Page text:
Art Theft: The The Majority Of Intriguing and Famous Cases in History



Art theft is an ancient and complex criminal activity. When you look at the a few of the most well-known cases of art thefts in history, you see completely planned operations that include art dealerships, art fakers, mobsters, ransoms, and millions of dollars. Here you can check out a few of the most well-known cases of art theft in the history.

The First Theft:
The very first documented case of art theft remained in 1473, when 2 panels of altarpiece of the Last Judgment by the Dutch painter Hans Memling were stolen. While the triptych was being carried by ship from the Netherlands to Florence, the ship was attacked by pirates who took it to the Gdansk cathedral in Poland. Nowadays, the piece is shown at the National Museum in Gdansk where it was just recently moved from the Basilica of the Presumption.

One Of The Most Famous Theft:
The most well-known story of art theft includes among the most well-known paintings in the world and one of the most well-known artists in history as a suspect. In the night of August 21, 1911, the Mona Lisa was stolen out of the Louver. Soon after, Pablo Picasso was jailed and questioned by the police, but was released quickly.

It took about 2 years till the secret was solved by the Parisian police. It turned out that the 30 × 21 inch painting was taken by one of the museum workers by the name of Vincenzo Peruggia, who merely carried it concealed under his coat. Nevertheless, Peruggia did not work alone. The criminal offense was carefully conducted by a notorious con man, Eduardo de Valfierno, who was sent by an art faker who planned to make copies and offer them as if they were the original painting.

While Yves Chaudron, the art faker, was busy developing copies for the famous work of art, Mona Lisa was still hidden at Peruggias apartment or condo. Eventually, Peruggia was caught by the cops while trying to sell Kurt Criter Denver the painting to an art dealer from Florence, Italy.

The Most significant Theft in the USA:
The most significant art theft in United States occurred at the Isabella Stewart Gardner Museum. On the night of March 18, 1990, a group of thieves wearing police uniforms broke into the museum and took thirteen paintings whose collective worth was approximated at around 300 million dollars. The thieves took two paintings and one print by Rembrandt, and works of Vermeer, Manet, Degas, Govaert Flinck, as well as a French and a Chinese artifact.

As of yet, none of the paintings have been found and the case is still unsolved. According to current reports, the FBI are investigating the possibility that the Boston Mob together with French art dealerships are connected to the criminal offense.

The Scream:
The painting by Edvard Munchs, The Scream, is probably the most looked for after painting by art burglars in history. It has been stolen two times and was just recently recuperated. In 1994, throughout the Winter Season Olympics in Lillehammer, Norway, The Scream was stolen from an Oslo gallery by two burglars who broke through an open window, set off the alarm and left a note saying: thanks for the bad security.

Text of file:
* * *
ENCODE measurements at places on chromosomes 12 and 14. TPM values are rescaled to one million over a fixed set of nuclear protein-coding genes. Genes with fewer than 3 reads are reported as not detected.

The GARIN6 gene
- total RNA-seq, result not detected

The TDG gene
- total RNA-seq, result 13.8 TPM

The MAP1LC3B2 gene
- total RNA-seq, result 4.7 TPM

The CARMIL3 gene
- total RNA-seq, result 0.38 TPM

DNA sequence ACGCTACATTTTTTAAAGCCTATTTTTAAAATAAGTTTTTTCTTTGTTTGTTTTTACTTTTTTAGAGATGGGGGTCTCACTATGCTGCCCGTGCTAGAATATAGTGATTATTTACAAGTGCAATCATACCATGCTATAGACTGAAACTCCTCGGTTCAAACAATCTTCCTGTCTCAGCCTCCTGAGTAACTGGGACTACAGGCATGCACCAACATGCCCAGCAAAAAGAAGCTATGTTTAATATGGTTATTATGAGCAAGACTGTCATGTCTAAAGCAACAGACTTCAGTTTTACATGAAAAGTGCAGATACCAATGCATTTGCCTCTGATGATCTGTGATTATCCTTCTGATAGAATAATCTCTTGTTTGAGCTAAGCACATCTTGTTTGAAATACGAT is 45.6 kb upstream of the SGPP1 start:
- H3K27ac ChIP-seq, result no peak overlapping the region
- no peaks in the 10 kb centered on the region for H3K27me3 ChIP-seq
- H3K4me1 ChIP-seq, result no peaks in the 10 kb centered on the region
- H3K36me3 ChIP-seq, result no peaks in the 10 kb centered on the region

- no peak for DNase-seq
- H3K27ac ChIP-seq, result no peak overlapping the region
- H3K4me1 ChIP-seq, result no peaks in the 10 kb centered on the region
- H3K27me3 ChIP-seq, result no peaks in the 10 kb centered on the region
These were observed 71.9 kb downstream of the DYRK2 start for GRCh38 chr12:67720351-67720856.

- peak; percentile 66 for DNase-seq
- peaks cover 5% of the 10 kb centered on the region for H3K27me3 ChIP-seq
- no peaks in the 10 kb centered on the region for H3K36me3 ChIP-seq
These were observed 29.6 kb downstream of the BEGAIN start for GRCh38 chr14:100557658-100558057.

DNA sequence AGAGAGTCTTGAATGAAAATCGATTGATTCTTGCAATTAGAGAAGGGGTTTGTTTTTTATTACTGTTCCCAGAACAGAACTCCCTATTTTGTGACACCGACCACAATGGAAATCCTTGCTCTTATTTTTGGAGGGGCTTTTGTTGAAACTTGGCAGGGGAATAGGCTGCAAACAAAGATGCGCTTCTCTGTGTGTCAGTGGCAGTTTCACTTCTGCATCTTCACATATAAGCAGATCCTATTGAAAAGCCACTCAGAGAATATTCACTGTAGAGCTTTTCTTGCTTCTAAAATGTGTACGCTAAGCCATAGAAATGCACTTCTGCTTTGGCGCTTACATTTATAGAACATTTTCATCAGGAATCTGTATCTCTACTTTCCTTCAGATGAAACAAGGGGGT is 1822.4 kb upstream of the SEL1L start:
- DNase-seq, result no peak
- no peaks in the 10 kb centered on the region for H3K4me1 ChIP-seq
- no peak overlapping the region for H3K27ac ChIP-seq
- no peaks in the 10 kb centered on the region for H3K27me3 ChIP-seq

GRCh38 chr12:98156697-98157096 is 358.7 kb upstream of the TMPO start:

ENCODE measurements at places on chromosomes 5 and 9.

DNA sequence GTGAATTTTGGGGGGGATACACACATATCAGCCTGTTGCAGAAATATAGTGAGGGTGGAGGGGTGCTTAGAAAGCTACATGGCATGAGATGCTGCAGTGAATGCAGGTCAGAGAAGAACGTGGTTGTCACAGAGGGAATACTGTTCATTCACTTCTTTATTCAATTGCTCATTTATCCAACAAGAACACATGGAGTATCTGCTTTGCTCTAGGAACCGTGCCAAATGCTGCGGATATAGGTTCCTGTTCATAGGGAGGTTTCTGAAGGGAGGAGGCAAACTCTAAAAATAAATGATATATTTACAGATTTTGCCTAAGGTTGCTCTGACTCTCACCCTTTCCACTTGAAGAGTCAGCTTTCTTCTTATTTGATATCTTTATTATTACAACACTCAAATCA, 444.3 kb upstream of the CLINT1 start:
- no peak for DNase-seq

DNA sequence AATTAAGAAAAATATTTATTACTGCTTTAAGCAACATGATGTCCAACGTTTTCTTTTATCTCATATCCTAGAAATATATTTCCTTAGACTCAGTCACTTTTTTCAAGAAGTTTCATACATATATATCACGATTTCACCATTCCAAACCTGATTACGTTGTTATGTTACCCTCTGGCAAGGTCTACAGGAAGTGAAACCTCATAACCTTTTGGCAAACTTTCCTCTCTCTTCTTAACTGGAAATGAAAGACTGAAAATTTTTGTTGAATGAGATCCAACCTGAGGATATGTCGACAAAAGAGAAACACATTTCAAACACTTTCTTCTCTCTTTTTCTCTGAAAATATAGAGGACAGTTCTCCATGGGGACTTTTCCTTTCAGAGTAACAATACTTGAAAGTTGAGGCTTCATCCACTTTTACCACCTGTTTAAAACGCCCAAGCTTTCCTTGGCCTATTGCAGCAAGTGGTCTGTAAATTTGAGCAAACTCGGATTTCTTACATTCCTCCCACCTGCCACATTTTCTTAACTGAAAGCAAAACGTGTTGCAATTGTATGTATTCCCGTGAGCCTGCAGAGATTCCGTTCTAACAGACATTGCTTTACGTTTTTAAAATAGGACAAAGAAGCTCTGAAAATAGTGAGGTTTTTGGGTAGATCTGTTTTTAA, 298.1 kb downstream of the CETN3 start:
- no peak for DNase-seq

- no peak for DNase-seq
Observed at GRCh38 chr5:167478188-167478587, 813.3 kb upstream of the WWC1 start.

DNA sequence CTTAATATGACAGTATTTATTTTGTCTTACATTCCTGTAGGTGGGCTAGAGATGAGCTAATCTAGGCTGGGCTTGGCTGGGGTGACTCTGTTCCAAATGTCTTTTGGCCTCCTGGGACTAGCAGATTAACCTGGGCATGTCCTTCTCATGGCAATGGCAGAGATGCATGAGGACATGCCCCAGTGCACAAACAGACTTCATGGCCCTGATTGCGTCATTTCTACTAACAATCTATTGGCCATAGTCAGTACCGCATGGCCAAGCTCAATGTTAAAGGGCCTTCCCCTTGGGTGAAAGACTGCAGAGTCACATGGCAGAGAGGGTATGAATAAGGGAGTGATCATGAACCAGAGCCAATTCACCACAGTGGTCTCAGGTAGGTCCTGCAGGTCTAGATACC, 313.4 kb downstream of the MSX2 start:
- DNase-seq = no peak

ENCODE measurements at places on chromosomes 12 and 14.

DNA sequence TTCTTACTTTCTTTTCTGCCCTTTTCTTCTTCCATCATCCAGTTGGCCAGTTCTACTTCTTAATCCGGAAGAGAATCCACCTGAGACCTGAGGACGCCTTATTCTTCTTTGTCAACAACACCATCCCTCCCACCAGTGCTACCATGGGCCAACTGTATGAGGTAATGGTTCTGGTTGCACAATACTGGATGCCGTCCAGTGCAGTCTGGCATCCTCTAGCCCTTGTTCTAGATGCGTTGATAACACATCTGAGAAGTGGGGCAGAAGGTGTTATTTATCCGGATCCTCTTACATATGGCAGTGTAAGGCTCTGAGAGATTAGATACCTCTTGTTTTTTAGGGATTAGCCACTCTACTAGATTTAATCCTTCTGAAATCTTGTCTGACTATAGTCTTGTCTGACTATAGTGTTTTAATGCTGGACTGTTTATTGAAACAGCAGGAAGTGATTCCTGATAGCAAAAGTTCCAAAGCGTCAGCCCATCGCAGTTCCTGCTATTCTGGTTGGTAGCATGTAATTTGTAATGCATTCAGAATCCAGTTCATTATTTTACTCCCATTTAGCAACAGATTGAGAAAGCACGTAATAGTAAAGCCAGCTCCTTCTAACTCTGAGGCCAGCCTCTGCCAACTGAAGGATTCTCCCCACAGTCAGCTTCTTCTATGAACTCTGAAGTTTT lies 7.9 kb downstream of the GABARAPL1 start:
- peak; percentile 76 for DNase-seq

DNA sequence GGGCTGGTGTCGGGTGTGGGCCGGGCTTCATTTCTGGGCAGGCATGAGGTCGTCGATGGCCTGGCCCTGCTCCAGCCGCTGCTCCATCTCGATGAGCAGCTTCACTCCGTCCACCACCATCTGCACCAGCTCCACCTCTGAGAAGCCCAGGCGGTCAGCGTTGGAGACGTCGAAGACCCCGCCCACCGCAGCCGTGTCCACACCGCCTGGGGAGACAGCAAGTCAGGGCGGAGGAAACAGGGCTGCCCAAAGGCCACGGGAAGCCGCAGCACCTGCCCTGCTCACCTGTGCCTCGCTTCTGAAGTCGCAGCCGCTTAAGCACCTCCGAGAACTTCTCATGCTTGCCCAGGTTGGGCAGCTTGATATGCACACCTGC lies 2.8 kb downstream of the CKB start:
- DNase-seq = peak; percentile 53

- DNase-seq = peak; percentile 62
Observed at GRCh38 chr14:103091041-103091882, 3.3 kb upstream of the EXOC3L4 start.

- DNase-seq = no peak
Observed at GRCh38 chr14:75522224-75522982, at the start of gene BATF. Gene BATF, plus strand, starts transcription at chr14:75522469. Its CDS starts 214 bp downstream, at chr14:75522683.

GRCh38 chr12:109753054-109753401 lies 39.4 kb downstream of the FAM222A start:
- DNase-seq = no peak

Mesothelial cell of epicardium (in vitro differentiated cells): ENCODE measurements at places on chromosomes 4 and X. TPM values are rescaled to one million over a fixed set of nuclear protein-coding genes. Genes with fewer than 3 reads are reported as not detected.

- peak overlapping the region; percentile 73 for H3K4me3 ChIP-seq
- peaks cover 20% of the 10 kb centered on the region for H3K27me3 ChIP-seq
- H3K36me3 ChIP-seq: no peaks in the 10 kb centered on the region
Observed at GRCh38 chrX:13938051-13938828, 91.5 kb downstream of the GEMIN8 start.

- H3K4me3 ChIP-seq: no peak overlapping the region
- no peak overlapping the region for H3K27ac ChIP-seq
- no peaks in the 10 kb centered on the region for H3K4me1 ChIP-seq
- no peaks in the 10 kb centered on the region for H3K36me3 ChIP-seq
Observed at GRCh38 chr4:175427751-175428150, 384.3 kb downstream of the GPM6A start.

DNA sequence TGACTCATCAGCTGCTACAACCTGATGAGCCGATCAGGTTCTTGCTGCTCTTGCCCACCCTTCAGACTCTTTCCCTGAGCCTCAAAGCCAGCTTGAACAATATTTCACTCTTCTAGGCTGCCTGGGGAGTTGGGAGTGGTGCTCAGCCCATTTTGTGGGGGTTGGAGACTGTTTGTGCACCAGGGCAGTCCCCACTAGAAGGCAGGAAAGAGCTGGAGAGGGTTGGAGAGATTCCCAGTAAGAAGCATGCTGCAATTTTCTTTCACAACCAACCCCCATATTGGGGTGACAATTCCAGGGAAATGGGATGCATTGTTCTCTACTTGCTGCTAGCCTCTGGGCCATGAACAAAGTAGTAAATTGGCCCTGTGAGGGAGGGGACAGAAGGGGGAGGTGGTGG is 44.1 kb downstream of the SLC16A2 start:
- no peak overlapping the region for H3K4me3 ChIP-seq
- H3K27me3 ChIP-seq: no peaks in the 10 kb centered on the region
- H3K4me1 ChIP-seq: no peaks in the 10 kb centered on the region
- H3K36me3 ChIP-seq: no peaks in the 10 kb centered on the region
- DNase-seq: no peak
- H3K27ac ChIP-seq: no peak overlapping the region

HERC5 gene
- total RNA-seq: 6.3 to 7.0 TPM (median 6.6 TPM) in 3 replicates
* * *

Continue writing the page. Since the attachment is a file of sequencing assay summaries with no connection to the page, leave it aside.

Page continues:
Three months later, the holders of the painting approached the Norwegian Government with an offer: 1 million dollars ransom for Edvard Munchs The Scream. The Government declined the offer, however the Norwegian cops teamed up with the British Police and the Getty Museum to arrange a sting operation that revived the painting to where it belongs.

10 years later, The Scream was taken again from the Munch Museum. This time, the robbers used a weapon and took another of Munchs painting with them. While Museum officials waiting https://www.pinterest.com/kurtcriter/ for the thieves to demand ransom loan, reports claimed that both paintings were burned to hide proof. Ultimately, the Norwegian cops found the two paintings on August 31, 2006 however the facts on how they were recovered are not understood.


When you look at the some of the most famous cases of art thefts in history, you see completely planned operations that involve art dealerships, art fakers, mobsters, ransoms, and millions of dollars. The most popular story of art theft includes one of the most famous paintings in the world and one of the most well-known artists in history as a suspect. The criminal activity was carefully carried out by a infamous con male, Eduardo de Valfierno, who was sent out by an art faker who intended to make copies and sell them as if they were the original painting.

Eventually, Peruggia was caught by the police while trying to sell the painting to an art dealer from Florence, Italy. The painting by Edvard Munchs, The Scream, is probably the most sought after painting by art burglars in history.

Leave a Reply

Your email address will not be published. Required fields are marked *